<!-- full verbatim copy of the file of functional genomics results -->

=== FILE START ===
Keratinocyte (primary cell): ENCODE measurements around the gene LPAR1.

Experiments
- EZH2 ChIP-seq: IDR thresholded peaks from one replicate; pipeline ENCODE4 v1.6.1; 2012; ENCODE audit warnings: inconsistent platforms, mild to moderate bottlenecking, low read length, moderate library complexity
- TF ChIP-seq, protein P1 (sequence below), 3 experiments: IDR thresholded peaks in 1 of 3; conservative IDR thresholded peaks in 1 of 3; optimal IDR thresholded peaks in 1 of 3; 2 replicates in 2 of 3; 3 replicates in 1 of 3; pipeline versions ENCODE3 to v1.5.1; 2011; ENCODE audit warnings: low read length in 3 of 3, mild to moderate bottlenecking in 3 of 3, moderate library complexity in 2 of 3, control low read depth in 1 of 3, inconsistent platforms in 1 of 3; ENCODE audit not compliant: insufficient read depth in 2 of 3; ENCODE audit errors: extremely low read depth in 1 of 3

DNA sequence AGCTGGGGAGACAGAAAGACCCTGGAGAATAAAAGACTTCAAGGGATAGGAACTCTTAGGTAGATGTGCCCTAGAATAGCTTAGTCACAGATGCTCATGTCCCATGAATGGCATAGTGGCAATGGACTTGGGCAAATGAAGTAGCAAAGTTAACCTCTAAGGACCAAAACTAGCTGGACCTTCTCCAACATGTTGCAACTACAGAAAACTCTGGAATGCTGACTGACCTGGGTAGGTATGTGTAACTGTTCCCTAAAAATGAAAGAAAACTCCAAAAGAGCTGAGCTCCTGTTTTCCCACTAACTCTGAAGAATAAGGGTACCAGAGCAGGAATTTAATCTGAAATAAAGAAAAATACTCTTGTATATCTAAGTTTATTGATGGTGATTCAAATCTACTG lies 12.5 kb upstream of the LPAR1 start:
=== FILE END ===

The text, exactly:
Keratinocyte (primary cell): ENCODE measurements around the gene LPAR1.

Experiments
- EZH2 ChIP-seq: IDR thresholded peaks from one replicate; pipeline ENCODE4 v1.6.1; 2012; ENCODE audit warnings: inconsistent platforms, mild to moderate bottlenecking, low read length, moderate library complexity
- TF ChIP-seq, protein P1 (sequence below), 3 experiments: IDR thresholded peaks in 1 of 3; conservative IDR thresholded peaks in 1 of 3; optimal IDR thresholded peaks in 1 of 3; 2 replicates in 2 of 3; 3 replicates in 1 of 3; pipeline versions ENCODE3 to v1.5.1; 2011; ENCODE audit warnings: low read length in 3 of 3, mild to moderate bottlenecking in 3 of 3, moderate library complexity in 2 of 3, control low read depth in 1 of 3, inconsistent platforms in 1 of 3; ENCODE audit not compliant: insufficient read depth in 2 of 3; ENCODE audit errors: extremely low read depth in 1 of 3

DNA sequence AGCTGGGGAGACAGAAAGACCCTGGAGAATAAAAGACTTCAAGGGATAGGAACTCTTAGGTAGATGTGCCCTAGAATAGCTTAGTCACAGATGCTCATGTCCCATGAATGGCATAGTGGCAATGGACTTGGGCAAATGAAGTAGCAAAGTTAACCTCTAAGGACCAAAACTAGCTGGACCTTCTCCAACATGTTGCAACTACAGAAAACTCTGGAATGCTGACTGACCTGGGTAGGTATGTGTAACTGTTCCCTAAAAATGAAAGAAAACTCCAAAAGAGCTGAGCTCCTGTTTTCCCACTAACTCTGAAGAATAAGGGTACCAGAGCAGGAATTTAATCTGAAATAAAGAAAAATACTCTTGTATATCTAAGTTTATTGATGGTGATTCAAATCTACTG lies 12.5 kb upstream of the LPAR1 start: